When not on the feeders, it’s been staying nearby in the new-green leaves of the water oaks and pecans. Among the sound of water dripping from the trees and shrubs, drenched from showers last night and this morning, the Grosbeak’s squeaking call – like the sound of a tennis shoe on a hardwood floor – gives away his location.

When he is on a feeder, he fends off just about all other birds. A male Cardinal approached once. The big Grosbeak partially flared its wings, parted its huge beak, and lunged toward the Cardinal, which flew away without further dispute.

The trees are all fast leafing out, and it seems to be raining green as the grass grows and more and more leaves open on oaks, sweet gums, and pecans, and even small dusty rose and green leaves are opening on some of the white oaks. Meanwhile, the white sprays of dogwoods still lace thickly through the woods. They’ve been especially pretty this spring.

White-eyed Vireo, Red-eyed Vireo, Blue Grosbeak – and a Robin’s Song

Tuesday, April 14th, 2009

Many other birds also were singing in and after the rain, including a White-eyed Vireo in shrubs near the edge of the woods, and a Red-eyed Vireo in trees around the house and in the woods, both recent spring arrivals. I first heard the chick-perchickoree-chick calls of two White-eyed Vireos in the old field just outside our subdivision last Thursday, April 9, and first heard and saw a Red-eyed Vireo here in our yard the following day, April 10. It sang its musical four-part song a little more slowly and deliberately than usual, but very clearly, as it moved through the trees. I think it had been singing in the woods for a couple of days, but this was the first time it came close enough for me to see its slim shape, white eye-stripe and dark cap.

Blue-gray Gnatcatchers, Ruby-crowned Kinglets, White-throated Sparrows, Brown-headed Nuthatches, Carolina Wrens, Cardinals, Titmice, Chickadees, Chipping Sparrows, Phoebes, a Mockingbird, Towhee, Downy Woodpecker, and Red-bellied Woodpeckers sang or called. A Red-shouldered Hawk cried from beyond the trees in the east, its usual territory. A Robin’s song was the first thing I heard this morning when I awoke, against the background music of the rain, and it’s continued to sing enthusiastically all day.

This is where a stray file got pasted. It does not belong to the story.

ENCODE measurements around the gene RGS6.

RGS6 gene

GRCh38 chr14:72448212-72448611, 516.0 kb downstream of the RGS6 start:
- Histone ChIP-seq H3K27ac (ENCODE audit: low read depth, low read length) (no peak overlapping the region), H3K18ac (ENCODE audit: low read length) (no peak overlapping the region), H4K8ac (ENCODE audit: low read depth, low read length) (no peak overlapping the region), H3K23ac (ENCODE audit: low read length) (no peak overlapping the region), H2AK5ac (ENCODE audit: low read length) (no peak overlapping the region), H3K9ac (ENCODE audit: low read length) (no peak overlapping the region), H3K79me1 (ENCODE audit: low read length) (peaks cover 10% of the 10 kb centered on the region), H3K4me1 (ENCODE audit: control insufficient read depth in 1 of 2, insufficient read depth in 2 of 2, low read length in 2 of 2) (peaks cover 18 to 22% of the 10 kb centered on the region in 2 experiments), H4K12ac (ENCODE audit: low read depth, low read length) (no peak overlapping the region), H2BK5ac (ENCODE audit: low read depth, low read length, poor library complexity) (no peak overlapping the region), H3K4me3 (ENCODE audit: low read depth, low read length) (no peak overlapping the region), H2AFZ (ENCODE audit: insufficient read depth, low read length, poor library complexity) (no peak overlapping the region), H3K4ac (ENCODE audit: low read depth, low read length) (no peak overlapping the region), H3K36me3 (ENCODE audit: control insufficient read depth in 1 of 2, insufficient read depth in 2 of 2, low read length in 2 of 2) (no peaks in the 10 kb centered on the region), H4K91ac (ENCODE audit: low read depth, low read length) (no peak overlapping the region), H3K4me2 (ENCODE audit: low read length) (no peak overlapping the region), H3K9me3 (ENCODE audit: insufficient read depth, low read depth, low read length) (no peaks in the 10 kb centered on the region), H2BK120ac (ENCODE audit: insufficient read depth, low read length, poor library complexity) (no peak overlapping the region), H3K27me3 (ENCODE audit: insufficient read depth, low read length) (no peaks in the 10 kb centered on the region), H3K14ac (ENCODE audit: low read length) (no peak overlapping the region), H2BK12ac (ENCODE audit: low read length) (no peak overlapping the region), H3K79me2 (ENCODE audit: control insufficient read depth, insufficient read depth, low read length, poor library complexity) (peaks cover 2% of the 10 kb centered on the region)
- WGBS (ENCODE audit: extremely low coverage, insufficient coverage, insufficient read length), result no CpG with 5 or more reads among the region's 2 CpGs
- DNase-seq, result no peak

Maybe the most surprising sounds I heard this morning were the zhrreeee calls and chirpy squabbling of about a dozen Pine Siskins that are still here. Along with Goldfinches, several Siskins came to both feeders and chirped and sang high up in the trees.

A male Blue Grosbeak that flew by from the edge of the woods and disappeared around the corner of the house was another surprise, and it was gone so quickly, I could barely trust my eyes, especially in the gray, murky light. But its very dark blue coloring with rusty wings, together with its overall shape and size looked pretty familiar.

So the busiest time of the spring migration season seems to have arrived. Almost every day right now brings something new.

Barn Swallows

Wednesday, April 8th, 2009

Late this morning, under a sunny blue sky, two Barn Swallows sailed and swooped and dipped over a big grassy yard in our neighborhood – the first ones I’ve seen this season. I was walking near the house with the large porch where they usually nest each year, and wondering if they were back yet, when I heard a dry twittering, and there they were, right above me.

With steel-blue back, red-orange breast and long forked tail, they are striking in appearance, but the main reason I’m always happy to see them again is that their sweeping, fast, exuberant flight is so much fun just to stand and watch. I wonder if a Barn Swallow’s flight might be the equivalent of a Wood Thrush’s song – its most eloquent expression of being.